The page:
Brunelleschi's Dome: The Story of the Great Cathedral in Florence
A friend lent this to me before I headed over to Italy and France this summer. I was a bit skeptical at first as he's heavily into the technical aspects of architecture. However, this book is anything but.
Ross King has documented the story of one of history's most creative minds, Filippo Brunelleschi, and his greatest achievement ... the dome of Santa Maria del Fiore in Florence. Even today it remains the largest dome built from bricks and mortar, built without any supporting structure!!!
This guy was a short-fused, paranoid, eccentric who influenced the likes of Michaelangelo, Donatello, and Leonardo da Vinci (who even copied several of Fillipo's inventions.) He was a clockmaker, engineer and designer who excavated areas of ruined Rome (together with Donatello) in order to study design and building techniques from 2000 years earlier. Techniques that had been completely lost with the downfall of Rome.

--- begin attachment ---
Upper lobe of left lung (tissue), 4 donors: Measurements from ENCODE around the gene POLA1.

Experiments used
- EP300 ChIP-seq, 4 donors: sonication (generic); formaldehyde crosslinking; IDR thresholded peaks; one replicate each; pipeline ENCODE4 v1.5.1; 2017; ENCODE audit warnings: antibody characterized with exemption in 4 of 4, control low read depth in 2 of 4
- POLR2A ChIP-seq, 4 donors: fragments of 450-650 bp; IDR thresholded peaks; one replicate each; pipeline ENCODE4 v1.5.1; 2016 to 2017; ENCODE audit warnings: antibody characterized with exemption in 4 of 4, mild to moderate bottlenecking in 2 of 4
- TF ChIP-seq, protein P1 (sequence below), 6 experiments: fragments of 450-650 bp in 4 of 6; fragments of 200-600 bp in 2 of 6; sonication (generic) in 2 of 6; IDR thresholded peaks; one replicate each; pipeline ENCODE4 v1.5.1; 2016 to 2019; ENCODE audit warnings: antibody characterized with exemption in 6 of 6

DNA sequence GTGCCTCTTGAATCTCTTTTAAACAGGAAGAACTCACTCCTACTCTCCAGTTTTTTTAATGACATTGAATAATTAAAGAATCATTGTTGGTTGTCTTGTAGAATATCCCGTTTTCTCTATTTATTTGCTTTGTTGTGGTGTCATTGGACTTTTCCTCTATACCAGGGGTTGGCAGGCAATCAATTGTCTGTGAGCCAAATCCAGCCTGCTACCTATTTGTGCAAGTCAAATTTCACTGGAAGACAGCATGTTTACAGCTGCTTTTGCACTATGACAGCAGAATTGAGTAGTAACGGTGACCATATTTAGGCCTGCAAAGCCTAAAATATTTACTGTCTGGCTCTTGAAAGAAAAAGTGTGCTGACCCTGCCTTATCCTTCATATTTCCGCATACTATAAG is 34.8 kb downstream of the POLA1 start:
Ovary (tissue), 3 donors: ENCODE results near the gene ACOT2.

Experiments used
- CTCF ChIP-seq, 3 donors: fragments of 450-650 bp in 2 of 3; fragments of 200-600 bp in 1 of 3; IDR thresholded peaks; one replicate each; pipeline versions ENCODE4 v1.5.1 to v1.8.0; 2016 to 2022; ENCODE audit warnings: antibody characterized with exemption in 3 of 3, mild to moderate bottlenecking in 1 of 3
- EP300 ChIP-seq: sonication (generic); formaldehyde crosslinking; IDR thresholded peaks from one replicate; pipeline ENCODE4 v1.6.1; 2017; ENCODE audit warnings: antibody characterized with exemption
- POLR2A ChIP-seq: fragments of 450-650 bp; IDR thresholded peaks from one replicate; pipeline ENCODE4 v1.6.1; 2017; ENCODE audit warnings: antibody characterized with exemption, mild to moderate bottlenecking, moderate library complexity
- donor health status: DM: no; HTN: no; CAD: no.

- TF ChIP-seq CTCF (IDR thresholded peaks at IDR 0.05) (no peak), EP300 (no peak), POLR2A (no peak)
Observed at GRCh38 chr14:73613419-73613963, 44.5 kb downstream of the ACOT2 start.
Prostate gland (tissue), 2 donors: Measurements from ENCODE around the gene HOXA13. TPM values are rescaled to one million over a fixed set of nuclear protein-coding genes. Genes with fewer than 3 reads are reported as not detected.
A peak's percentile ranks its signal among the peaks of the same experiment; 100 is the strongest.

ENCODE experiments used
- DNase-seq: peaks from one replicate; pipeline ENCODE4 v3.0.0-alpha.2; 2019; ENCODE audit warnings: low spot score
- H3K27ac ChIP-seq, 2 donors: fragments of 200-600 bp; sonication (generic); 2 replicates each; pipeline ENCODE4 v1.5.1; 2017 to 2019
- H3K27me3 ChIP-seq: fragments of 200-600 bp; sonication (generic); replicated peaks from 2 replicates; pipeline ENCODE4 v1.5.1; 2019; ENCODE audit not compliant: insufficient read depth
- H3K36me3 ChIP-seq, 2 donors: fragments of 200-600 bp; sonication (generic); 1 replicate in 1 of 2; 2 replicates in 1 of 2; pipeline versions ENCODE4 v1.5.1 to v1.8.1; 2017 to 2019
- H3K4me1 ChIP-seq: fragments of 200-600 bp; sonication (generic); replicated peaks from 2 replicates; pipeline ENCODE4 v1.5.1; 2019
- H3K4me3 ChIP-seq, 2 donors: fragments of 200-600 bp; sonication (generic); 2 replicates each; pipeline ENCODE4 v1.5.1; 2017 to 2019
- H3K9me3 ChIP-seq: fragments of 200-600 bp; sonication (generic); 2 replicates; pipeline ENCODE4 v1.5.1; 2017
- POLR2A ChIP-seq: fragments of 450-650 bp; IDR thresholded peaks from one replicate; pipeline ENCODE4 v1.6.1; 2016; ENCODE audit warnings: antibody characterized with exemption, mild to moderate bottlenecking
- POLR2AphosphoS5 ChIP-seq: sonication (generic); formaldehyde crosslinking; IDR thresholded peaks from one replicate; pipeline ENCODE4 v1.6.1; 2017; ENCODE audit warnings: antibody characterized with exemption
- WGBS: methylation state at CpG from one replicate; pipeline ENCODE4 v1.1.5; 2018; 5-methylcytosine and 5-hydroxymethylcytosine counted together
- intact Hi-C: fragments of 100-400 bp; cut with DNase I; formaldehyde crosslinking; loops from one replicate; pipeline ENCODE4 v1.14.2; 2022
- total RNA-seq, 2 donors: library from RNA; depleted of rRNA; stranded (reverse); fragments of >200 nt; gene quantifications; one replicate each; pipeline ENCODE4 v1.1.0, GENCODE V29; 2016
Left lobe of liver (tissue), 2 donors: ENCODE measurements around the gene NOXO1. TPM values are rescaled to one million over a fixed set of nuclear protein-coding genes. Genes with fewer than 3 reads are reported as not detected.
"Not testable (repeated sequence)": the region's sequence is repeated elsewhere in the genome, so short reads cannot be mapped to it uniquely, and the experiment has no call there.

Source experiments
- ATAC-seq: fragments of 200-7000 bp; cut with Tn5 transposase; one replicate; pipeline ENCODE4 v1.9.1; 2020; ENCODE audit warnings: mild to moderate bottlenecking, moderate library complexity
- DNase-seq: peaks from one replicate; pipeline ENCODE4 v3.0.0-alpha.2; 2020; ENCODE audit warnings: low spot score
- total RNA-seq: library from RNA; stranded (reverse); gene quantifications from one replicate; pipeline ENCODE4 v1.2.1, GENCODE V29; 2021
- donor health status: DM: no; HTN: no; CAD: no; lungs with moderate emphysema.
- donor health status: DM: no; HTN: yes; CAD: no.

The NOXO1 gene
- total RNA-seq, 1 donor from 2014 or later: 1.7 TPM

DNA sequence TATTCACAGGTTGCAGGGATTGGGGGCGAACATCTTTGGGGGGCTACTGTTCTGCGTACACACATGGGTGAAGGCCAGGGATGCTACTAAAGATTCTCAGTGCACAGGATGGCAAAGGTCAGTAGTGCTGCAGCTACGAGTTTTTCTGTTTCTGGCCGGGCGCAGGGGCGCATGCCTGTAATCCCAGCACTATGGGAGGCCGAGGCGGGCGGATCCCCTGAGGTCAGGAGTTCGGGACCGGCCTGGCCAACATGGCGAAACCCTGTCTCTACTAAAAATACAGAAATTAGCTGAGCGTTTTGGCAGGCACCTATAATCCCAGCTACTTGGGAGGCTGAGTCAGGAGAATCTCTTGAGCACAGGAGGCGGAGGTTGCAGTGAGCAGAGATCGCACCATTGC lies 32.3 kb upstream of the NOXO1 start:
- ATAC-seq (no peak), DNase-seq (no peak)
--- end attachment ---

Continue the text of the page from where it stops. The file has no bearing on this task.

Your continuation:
The book gives good insight into how structures like these were constructed, and the social, political, and personal aspects that were involved. Competing architects, war, plague, "free" and illiterate masons all come into play at a time shortly after the creation of many of SE Asia's great temples.
For anyone interested in Medieval Italy, architecture, and design, I would strongly recommend this book. Even for those who aren't into these kinds of things, it's still a very interesting and engrossing read. It's not a big book, and it's a bit of a page-turner.
I'm looking forward to reading another one of his books on the creation of the Sistine Chapel ceiling.
#1 Posted: 29/8/2009 - 01:50
Reminds me of a book I very reluctantly started reading because there was nothing else left on the bookshelf in a GH in Indonesia. The subject matter did not sound exactly gripping ... something about Medieval cathedral builders called "The Pillars of the Earth" by Ken Follet.
Well, it turned out to be one of the best books I've read in years, a real page turner! I highly recommend it if you haven't already read it.
#2 Posted: 29/8/2009 - 02:54
Ah yes! I read "Brunelleschi's Dome" a couple of years ago. A great read.
#3 Posted: 13/2/2010 - 12:27
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